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Labour says landlords should be made to give three-month rent break to tenants squeezed by coronavirus

Ministers have promised to shield renters from evictions during the coronavirus crisis.

4 min read

Tenants struggling with the economic impact of the coronavirus shutdown should be able to stop paying rent for three months, Labour has said.

The party said landlords should be willing to accept "small declines in their regular income" in a bid to avoid people in rented accommodation losing their homes if they fall on hard times.

The Government has already promised that landlords will not be able to start eviction proceedings against a tenant without giving them at least three-months' notice, with the new rules in force until 30 September this year.

Landlords have also been advised "not to commence new notices seeking possession during this challenging time without a very good reason to do so".

But Labour has argued that the measures fall far short of a promised "complete ban on evictions" during the crisis.

A new report from the party's outgoing Shadow Chancellor John McDonnell said the Government's plea for landlords and tenants "to come to arrangements where necessary is profoundly insufficient".

And it said: "Where necessary rent payments should be suspended for a three-month period to enable people to feed themselves and their loved ones, and to avoid driving people into destitution; at a time of widespread job losses and wage cuts of at least 20%, it is not unreasonable for landlords – many benefiting from a mortgage holiday – to prepare for small declines in their regular income."

The opposition party is also calling on ministers to look at a New Zealand-style plan to freeze residential rent hikes for the next six months, as well as the suspension of the Government's 'spare room subsidy' policy, dubbed the 'Bedroom Tax' by critics, for the duration of the crisis. 

That policy sees social housing tenants face reduced help with rent if they are deemed to have more bedrooms in their property than they need. 

Labour is meanwhile pressing or a complete "moratorium" on energy firms being able to cut off people struggling to pay the bills.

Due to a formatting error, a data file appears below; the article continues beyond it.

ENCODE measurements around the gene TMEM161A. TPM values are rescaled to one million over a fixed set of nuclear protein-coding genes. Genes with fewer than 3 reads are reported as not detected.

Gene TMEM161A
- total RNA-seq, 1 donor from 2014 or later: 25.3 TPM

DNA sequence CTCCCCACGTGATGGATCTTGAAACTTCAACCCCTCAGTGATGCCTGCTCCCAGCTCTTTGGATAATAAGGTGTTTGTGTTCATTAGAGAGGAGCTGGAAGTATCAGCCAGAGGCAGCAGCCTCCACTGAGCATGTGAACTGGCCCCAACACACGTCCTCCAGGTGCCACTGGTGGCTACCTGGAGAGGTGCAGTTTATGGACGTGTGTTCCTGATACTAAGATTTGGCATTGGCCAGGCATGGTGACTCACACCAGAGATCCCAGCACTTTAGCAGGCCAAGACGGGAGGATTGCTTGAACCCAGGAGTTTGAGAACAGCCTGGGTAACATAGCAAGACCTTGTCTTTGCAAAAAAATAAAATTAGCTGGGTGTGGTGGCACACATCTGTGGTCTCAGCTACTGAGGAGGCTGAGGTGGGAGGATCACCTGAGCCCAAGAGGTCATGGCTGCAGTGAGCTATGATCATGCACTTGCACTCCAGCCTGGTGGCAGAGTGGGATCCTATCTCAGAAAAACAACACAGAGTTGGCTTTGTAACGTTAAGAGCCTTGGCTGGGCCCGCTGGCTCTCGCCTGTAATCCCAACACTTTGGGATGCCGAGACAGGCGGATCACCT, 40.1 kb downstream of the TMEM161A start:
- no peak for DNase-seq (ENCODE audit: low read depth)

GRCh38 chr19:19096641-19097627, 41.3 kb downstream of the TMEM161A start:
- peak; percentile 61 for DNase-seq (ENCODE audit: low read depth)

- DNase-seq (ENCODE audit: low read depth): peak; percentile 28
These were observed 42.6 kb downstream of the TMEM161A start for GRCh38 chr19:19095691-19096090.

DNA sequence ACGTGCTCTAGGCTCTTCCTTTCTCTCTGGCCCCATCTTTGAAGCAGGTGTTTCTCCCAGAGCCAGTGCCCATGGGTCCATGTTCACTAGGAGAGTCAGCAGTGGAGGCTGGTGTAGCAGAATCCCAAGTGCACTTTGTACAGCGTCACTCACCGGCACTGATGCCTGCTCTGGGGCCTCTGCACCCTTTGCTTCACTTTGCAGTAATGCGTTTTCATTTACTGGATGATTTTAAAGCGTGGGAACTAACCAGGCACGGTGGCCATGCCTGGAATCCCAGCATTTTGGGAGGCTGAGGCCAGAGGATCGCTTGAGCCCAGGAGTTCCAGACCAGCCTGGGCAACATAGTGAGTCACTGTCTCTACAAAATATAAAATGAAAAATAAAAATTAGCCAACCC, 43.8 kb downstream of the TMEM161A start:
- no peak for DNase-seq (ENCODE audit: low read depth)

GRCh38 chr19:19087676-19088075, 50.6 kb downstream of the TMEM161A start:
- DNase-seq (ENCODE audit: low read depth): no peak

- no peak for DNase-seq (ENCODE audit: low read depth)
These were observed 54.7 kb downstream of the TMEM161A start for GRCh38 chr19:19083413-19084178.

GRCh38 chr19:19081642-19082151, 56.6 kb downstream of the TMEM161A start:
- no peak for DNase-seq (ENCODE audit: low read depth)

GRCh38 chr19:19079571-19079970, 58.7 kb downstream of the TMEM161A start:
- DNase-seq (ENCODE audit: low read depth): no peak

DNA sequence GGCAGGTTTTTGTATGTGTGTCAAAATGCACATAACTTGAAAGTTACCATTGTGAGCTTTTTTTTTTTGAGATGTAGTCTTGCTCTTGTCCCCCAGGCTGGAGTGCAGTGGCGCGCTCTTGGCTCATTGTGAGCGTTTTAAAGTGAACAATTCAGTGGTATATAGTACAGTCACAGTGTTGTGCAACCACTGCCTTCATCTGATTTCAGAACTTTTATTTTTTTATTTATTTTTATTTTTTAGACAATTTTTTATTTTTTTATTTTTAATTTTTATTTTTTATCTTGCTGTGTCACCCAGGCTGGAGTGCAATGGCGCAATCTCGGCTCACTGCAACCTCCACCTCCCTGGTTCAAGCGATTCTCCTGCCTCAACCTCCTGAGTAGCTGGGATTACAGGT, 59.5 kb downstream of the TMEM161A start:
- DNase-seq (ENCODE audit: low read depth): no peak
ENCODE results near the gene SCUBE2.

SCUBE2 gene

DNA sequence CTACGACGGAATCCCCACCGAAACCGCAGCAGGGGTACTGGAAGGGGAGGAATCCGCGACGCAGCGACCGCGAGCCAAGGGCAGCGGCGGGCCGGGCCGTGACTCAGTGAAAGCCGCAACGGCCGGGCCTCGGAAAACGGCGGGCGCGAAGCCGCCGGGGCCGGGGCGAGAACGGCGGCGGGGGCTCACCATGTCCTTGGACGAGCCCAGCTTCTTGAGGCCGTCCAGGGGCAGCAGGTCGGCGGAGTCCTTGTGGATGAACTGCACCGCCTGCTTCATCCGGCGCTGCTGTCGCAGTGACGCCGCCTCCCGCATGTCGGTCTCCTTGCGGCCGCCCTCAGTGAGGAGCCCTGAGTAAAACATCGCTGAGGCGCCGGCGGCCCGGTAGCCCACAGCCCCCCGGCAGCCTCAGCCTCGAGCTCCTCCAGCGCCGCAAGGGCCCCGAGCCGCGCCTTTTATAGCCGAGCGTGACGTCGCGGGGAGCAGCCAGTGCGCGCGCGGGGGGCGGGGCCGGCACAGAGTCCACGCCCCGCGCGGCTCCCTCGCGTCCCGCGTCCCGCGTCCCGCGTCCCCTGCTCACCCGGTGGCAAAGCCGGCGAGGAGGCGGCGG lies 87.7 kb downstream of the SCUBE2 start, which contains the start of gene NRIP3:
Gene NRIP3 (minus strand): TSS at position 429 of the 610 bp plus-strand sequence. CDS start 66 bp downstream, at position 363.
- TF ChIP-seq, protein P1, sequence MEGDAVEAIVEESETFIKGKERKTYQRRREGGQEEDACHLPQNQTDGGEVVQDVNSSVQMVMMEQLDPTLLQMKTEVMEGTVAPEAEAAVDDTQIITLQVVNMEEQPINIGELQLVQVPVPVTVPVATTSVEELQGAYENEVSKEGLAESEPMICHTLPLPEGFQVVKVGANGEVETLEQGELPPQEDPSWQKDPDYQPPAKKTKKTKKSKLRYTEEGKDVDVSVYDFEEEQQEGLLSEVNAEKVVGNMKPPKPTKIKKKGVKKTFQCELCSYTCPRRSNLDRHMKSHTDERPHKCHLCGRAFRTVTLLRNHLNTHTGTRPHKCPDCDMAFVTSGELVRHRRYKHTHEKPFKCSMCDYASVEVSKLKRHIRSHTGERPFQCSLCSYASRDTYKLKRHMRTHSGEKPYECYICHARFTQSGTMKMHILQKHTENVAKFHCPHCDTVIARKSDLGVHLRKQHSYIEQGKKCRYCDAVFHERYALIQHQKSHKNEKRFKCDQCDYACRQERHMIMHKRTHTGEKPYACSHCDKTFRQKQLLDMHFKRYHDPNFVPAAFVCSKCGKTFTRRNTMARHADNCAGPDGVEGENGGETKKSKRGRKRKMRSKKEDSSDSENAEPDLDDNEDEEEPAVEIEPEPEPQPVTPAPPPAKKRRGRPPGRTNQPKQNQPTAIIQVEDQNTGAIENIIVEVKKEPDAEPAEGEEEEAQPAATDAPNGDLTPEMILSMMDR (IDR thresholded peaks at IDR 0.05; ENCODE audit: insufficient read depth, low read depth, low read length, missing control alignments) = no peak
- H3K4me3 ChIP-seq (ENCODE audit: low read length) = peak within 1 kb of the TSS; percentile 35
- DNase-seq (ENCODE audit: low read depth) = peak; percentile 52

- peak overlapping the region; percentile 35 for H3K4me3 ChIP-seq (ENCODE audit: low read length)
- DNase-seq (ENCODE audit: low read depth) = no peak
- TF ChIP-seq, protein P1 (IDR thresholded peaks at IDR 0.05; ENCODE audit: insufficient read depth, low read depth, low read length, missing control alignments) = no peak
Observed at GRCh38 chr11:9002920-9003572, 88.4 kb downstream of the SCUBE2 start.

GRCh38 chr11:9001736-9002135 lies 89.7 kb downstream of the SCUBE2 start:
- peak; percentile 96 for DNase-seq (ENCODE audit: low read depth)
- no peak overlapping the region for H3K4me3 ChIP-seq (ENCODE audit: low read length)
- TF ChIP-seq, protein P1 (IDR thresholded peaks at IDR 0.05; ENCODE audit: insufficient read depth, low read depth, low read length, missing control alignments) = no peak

Ministers have said hard-up customers on pay-as-you-go energy meters who ask energy firms for help will not see their supplies disconnected. 

Customers with pre-payment meters - often used by people in tight financial circumstances - are able to speak to their suppliers about options to keep their homes heated and powered if they are unable to add credit.

Under government plans, firms are asked to consider measures including allowing a third party to top up on a customer's behalf, having a discretionary fund added to their account, or being sent a pre-loaded card by the supplier.

But Labour said the Government "must introduce" a total ban on utility disconnections for all customers.

The party argued: "This is unlikely to cause financial hardship for household
utility companies, which had their share prices increase between 2 January and 23 March, according to analysis by the IFS (while share prices of tourism and leisure sectors, the automotive sector, and the building sector plummeted)."

Its report added: "There needs to be ongoing public oversight of utilities, given potential threats to capacity and affordability. Western Australia’s freeze on household fees, including electricity and water charges, provides a feasible model of what can be done alongside a moratorium on disconnections.

"The United Kingdom is fast becoming an outlier in taking no meaningful action on utility bills."

Launching the new report, which Labour has billed as a "constructive" set of proposals, Mr McDonnell said: "As we move into the next stage of this crisis, which we are all working so hard to tackle, we have to build into our social protection system the resilience we need to deal with the growing strain on our economy and public services in the coming days.

"An increase in benefit levels, and further action on rent and utilities, will give the protection that is needed for people in and out of work in the days and weeks ahead."

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